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I am trying to set up Linux (Debian 9) machines in a computer lab to let users plug in their arduino interface and flash their device with their code.

I do not really know about arduino and so on, and my arduino users do not know about linux. I also have never really done things with udev.

I am inspecting the script in the arduino IDE distro. It creates udev rules which I think are aimed at populating /dev with devices when a range of arduino-compatible interfaces are plugged in.

The devices belong to specific user groups and the scripts adds the current user to said groups to make things work. Now, I need all people who use these machines to be able to use arduino, but I do not want to add them all to the groups (this would require changing the ldap config which is out of my realm).

I am tempted to tweak the udev rules in the scripts to set the devices to mode 666 instead of 660.

Is this a reasonable way to achieve what I want ?

(also, if you think letting all users have access is a terrible idea, please say so and explain ; I assume that the arduino card is just a serial-like peripheral so it cannot per se do more harm to the system than a keyboard but I may be wrong)

  • Not super helpful to your question, but wanted to highlight "assume that the arduino card is just a serial-like peripheral so it cannot per se do more harm to the system than a keyboard but I may be wrong"...... Arduino's have writable memory (as do some modern keyboards and mice). This "could" introduce risk, but I wouldn't think your situation necessitates going overboard. Just wanted to point this out :) – bgregs Nov 28 '18 at 21:54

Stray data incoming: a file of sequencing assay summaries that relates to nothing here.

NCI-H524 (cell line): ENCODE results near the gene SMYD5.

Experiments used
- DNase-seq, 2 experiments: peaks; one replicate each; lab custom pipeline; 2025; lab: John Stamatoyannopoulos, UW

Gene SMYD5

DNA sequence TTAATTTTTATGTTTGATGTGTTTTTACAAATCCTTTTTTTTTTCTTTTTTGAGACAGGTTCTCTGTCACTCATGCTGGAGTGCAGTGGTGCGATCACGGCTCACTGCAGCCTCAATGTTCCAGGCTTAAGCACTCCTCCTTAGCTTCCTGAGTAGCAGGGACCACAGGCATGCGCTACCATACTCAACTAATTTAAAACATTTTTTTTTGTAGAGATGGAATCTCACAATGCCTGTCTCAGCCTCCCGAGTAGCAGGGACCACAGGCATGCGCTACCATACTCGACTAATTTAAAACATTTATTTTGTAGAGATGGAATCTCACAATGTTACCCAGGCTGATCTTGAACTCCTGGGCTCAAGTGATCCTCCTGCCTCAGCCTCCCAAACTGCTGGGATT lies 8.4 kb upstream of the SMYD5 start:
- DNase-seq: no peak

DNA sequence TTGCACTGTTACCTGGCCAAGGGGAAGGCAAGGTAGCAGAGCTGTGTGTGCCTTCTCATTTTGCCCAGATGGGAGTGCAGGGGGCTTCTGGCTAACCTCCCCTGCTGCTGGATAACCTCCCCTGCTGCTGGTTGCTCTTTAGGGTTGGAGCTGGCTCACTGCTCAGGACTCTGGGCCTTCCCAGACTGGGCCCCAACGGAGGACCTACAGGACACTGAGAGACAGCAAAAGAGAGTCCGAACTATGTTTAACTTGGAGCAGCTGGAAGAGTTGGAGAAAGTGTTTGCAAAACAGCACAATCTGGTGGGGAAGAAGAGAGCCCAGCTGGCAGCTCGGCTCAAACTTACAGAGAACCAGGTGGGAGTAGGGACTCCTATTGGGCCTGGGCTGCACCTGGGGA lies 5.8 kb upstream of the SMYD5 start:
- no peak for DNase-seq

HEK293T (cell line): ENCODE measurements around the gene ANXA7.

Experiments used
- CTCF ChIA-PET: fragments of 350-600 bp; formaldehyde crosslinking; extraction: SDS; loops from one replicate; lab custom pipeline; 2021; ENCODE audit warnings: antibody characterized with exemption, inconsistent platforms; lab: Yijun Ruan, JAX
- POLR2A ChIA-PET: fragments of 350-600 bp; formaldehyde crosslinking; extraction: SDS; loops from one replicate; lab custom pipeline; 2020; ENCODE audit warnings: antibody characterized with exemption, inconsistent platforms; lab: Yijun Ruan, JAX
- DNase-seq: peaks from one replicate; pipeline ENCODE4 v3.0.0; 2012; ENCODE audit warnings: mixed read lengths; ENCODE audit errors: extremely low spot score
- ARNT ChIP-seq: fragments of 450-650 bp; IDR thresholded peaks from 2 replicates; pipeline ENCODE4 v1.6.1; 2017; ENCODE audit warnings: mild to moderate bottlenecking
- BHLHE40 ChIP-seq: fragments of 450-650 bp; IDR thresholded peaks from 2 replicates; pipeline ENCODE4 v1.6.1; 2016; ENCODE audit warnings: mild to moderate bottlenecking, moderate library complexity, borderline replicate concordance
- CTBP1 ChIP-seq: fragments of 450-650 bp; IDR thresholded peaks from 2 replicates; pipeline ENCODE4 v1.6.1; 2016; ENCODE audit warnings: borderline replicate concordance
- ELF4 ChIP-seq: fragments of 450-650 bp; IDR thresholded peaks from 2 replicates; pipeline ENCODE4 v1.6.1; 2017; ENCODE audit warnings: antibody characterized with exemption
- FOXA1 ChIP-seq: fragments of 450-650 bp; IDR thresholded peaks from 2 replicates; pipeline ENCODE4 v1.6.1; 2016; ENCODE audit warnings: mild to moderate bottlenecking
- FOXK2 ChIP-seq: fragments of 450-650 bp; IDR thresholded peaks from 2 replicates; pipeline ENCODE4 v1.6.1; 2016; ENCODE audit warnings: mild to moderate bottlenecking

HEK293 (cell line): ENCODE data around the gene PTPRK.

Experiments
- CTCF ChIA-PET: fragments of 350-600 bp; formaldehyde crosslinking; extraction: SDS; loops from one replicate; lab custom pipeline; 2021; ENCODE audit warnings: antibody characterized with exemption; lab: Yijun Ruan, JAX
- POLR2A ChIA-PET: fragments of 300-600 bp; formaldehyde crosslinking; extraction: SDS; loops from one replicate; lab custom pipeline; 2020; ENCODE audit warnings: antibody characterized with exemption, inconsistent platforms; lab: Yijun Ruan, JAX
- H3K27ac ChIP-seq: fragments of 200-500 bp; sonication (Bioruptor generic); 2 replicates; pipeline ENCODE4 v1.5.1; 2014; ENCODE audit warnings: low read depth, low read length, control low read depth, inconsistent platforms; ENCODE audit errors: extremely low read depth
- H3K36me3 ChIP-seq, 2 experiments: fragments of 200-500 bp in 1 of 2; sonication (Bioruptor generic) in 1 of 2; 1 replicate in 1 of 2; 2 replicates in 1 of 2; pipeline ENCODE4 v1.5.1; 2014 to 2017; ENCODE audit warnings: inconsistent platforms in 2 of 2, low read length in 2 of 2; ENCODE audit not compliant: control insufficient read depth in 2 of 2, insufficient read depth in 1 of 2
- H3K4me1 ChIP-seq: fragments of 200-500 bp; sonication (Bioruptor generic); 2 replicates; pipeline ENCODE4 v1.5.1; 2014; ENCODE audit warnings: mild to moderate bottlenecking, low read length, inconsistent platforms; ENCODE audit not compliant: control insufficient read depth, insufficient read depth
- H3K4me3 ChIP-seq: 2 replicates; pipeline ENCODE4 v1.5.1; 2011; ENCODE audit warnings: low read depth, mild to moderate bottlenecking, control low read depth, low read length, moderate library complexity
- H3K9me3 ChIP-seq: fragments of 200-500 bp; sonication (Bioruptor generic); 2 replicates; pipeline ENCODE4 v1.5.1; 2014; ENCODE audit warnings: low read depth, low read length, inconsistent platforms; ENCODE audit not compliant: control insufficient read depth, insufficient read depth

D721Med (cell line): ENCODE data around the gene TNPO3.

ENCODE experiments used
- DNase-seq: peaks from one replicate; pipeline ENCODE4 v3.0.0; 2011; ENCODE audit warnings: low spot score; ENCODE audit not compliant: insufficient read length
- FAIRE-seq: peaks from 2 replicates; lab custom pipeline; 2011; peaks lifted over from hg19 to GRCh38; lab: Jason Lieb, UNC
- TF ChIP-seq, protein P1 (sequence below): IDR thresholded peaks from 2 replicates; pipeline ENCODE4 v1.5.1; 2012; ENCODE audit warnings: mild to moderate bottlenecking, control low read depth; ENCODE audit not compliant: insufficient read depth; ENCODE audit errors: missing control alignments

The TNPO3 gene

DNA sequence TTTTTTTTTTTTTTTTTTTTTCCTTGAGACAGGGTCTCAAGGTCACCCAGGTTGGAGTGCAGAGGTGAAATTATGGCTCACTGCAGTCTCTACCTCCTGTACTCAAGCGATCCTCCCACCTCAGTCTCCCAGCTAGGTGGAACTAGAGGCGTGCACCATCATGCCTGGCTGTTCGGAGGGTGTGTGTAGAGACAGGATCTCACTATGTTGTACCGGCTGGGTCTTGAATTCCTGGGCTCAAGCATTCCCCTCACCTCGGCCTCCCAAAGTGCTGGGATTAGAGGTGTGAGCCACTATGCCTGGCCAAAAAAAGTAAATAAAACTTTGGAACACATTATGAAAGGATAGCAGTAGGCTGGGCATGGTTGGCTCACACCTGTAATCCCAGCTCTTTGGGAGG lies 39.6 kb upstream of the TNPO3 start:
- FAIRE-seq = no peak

• Thanks for the remark. Inhowfar would this introduce a risk (anymore than allowing the use of USB storage devices) ? – ysalmon Nov 28 '18 at 22:06
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    I wouldn't think the risk would be any greater than allowing standard USB flash drives. My previous employer used to limit ANY USB storage device on company laptops and it made for a very painful work environment. There are pros and cons to both approaches, but it is up to you to decide what is best for your situation :) – bgregs Nov 30 '18 at 21:28

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